That would probably be the equivalent of a box of Hershey Bars or a six pack of Bud for the Tanna islanders. And it has had the same societal impact. The islanders even have a term, “rubbish man,” for anyone who has either not been a beneficiary of the Cargo, or is not in a position to dispense some of the crumbs to those less blessed.
The lasting effectiveness of the Atlantic funding is not so much the sums involved, which are obviously significant, but that Atlantic was able to use those funds to persuade the Irish state to match them. That was true in where investment in third level was targeted, but also in laying the basis of what its sheer scale indicates has now become one of the most important parts of the Irish economy, the NGOs.
Collins makes references to how Atlantic persuaded the state to tailor its own third level Programme for Research in Third Level Institutions (PRTLI) in the direction shaped by the consultants “brought in with Atlantic funding” and how the universities then “colonised parts of the new plan” which was to significantly impact on broader society.
Part of this was the exponential growth in the advocacy NGOs through the sort of injection of Atlantic funding we have looked at previously. Collins refers specifically to the Irish Council for Civil Liberties and to the Gay and Lesbian Equality Network (GLEN).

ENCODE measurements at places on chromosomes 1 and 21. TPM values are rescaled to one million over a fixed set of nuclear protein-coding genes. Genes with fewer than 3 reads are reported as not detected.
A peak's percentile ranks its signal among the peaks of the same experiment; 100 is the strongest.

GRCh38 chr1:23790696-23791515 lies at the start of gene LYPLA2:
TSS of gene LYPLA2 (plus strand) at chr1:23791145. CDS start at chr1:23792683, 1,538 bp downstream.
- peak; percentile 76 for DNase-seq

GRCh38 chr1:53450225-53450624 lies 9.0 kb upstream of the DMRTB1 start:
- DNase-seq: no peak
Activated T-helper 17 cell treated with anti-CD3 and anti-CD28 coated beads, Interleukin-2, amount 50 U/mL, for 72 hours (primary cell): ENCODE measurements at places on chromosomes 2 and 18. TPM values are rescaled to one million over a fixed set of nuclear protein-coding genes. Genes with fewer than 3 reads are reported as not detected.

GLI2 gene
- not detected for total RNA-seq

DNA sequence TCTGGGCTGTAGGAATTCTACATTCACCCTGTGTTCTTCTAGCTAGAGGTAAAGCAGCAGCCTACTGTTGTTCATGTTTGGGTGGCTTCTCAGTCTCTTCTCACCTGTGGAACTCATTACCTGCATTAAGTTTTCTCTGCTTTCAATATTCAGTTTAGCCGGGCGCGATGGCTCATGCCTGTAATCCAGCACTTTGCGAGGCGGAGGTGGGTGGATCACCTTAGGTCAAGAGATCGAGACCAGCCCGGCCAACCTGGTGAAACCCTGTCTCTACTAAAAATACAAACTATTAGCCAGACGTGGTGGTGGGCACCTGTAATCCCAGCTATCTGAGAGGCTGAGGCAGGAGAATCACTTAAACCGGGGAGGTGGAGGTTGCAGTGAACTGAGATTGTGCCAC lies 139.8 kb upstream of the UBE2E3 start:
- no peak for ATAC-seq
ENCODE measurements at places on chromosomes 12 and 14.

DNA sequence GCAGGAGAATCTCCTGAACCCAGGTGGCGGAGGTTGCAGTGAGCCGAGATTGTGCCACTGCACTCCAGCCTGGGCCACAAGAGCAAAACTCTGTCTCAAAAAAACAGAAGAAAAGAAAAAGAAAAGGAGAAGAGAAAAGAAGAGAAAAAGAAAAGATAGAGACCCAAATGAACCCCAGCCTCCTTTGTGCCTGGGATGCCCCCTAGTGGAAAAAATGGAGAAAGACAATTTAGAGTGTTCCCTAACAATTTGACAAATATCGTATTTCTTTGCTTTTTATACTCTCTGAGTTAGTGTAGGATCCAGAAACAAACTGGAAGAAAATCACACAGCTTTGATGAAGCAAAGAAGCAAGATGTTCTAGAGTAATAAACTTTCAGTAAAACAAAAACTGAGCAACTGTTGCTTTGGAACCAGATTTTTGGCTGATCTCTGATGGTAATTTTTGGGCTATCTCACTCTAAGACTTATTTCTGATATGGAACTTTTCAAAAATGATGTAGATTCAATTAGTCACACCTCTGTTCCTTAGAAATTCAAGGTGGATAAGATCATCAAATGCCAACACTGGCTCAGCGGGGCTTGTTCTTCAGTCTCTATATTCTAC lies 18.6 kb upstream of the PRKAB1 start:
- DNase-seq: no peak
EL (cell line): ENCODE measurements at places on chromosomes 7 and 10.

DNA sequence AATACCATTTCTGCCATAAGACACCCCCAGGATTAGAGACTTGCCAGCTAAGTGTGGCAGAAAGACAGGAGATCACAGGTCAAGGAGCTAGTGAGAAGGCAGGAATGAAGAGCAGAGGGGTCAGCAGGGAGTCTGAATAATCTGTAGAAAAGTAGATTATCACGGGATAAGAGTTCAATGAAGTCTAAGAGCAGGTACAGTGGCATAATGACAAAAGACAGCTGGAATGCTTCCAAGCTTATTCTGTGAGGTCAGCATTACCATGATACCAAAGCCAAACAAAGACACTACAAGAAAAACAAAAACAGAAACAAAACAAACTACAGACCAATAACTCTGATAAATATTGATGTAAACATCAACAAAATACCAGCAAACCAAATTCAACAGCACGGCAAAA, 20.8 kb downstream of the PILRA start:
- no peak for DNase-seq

GLEN received a total of $4,727,861 from Atlantic.
Kieran Rose of GLEN acknowledged that legalisation of same sex marriage “wouldn’t have happened so quickly” without the Atlantic input. Interestingly, an evaluation of the Atlantic involvement in the gay marriage campaign refers to the importance of more modest and moderate “stepping stones” along the way to achieving the ultimate objective.
That has been a feature of other campaigns including to legalise abortion and the Gender Recognition Act which were largely run by groups which also received significant support from Atlantic, and subsequently and on an ongoing basis by the state. Atlantic itself, as indicated by one graphic, is conscious of how the timing and target of their grants was key in pushing radical change here.
Collins of course dismisses the notion – with several “strawman” references to the accurate descriptions by Senator Rónán Mullan and Breda O’Brien of the impact of the funding – that this had anything to do with “using Atlantic’s largesse to influence political decisions,” but of course that is exactly what it was successfully designed to do.